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The least restrictive environment comes from the horrors of mental institutions before the 1970s.
It's as simple as this: either you error on the side of caution and lock up every person who may become potentially become violent, meaning large numbers of people with psychotically based disorders will be locked away in spite of the fact that they'll likely never hurt anyone (essentially returning mental health treatment back to the 1700s), or you have a system where the focus is on responsibly maintaining people in the community. The cost being that, unfortunately, sometimes things like this will happen.
This is where I'll point out that people will mental illnesses are far more likely to be the victims of violent crimes than perpetrators, that the overwhelming majority of violent acts are undertaken by people who don't have mental illnesses, that there are mentally ill people around the world and there aren't nearly as many instances of violence, particularly shootings, in those other countries. The culture of violence in this country is the problem. Not people with mental illnesses, who are just easy targets.
And if you have a basic understanding of mental illness then try using language that indicates that your understanding is based on current literature and research and not based on a mashup of 17th century terminology mixed with some regressive Fox News type fear mongering. I'll also point out that there are multiple people responding to you who are, in fact, mental health professionals, so rather than being defensive and indignant, try listening to what people are telling you. There are reasonable means for improving mental health treatment that don't involve simply locking up every symptomatic person and throwing away the key. As whynot_31 mentioned, there's supportive housing, ACT teams, AOT, mental health court, etc. It isn't "virtually impossible to lock away someone who is criminally insane." Beyond the antiquated terminology, if someone has the kind of history you're describing, combined with current symptoms, it isn't very difficult at all to have that person evaluated in an ER, at which point they would be hospitalized. That doesn't mean that no mentally ill person will ever commit a violent act any more than I can guarantee that for the general population, many of whom will undoubtedly commit violent acts before the day is done.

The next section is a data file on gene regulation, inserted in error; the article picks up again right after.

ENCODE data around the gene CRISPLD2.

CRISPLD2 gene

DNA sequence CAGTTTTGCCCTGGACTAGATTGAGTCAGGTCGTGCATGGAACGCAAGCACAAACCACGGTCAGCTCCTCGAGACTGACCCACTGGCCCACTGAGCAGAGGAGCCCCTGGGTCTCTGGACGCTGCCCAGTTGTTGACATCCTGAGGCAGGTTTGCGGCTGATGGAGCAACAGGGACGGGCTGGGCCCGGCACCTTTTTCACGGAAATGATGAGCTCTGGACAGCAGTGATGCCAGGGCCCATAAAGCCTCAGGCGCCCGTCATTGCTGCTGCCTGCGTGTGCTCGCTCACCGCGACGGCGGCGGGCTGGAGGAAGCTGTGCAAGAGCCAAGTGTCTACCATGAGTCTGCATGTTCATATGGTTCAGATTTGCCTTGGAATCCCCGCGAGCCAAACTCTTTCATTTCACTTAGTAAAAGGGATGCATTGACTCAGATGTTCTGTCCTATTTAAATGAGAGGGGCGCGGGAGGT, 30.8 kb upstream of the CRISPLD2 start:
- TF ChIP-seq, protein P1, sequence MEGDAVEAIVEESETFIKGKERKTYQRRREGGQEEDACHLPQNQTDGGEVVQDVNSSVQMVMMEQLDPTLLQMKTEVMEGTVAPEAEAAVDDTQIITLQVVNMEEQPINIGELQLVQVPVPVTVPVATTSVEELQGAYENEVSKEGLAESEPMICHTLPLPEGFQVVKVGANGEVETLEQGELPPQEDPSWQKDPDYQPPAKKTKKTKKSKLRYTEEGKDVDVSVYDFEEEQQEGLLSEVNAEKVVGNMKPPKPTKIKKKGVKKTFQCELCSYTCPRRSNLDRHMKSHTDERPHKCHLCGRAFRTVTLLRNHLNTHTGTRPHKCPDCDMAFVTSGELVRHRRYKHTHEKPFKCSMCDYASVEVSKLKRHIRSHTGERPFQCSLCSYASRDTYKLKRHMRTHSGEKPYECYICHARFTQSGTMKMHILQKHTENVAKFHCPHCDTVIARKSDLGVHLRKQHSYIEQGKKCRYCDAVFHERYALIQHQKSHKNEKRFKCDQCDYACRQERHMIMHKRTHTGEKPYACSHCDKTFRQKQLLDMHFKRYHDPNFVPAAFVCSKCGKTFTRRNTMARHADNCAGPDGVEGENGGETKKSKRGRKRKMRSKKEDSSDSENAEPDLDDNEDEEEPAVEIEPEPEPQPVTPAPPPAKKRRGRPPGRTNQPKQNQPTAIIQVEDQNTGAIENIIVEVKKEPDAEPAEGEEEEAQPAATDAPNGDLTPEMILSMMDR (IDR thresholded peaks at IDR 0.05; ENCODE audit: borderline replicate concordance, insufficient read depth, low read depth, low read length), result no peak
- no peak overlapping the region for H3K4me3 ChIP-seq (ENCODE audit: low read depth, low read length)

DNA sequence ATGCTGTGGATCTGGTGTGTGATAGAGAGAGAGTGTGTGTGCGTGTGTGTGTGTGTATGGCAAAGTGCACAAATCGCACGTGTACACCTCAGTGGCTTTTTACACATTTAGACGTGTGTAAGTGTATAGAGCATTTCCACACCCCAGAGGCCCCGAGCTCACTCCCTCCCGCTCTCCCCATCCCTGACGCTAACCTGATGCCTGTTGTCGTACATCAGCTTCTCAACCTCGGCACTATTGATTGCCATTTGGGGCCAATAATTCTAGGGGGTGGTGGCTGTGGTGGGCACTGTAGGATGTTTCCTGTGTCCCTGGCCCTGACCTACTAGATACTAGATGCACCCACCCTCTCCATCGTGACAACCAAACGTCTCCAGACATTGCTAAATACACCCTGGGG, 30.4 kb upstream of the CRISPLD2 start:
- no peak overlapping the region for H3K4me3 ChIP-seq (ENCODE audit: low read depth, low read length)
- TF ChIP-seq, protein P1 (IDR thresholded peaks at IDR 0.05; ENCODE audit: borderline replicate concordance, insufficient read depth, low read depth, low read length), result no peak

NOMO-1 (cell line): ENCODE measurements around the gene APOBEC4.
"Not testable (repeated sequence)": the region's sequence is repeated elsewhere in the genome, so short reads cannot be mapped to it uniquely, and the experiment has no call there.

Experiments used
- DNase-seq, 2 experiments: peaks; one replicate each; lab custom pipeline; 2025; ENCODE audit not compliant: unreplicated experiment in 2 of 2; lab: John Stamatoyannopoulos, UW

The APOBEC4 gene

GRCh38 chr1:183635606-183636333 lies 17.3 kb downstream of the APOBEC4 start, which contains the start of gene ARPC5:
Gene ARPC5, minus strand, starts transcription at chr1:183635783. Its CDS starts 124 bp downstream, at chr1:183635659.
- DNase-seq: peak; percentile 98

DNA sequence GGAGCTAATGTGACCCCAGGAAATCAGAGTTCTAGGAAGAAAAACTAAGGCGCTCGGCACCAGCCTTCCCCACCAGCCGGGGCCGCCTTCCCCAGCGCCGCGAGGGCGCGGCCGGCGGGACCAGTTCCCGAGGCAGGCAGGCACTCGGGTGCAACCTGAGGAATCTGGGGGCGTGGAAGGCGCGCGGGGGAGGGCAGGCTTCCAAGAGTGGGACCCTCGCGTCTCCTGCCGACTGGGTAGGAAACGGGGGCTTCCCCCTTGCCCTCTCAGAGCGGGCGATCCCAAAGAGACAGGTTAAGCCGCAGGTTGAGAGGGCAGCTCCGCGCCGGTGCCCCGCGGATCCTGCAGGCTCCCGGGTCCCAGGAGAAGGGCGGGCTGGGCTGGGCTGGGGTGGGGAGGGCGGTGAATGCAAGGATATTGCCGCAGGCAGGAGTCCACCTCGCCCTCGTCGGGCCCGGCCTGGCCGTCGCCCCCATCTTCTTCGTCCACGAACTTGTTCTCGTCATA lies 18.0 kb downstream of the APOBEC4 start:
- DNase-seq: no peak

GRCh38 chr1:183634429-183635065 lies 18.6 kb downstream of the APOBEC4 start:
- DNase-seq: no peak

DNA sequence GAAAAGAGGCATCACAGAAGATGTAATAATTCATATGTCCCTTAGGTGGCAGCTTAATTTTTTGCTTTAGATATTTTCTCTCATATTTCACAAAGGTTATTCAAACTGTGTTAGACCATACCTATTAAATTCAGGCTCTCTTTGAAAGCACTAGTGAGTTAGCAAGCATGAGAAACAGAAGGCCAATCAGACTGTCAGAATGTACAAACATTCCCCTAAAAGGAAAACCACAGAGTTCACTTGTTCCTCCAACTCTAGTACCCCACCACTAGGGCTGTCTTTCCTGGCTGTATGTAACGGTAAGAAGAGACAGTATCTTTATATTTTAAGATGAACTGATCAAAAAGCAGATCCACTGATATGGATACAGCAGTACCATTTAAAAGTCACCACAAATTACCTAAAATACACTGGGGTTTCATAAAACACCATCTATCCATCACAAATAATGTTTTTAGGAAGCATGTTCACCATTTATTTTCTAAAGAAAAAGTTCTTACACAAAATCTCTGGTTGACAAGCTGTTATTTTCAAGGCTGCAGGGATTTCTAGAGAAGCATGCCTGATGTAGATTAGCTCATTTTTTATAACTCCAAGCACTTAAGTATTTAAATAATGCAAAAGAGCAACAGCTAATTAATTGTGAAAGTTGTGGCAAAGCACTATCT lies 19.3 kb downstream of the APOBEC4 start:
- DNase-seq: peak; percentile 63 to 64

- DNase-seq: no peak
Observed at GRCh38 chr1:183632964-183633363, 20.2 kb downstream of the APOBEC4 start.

Here's where money is being spent to improve NYC's "system"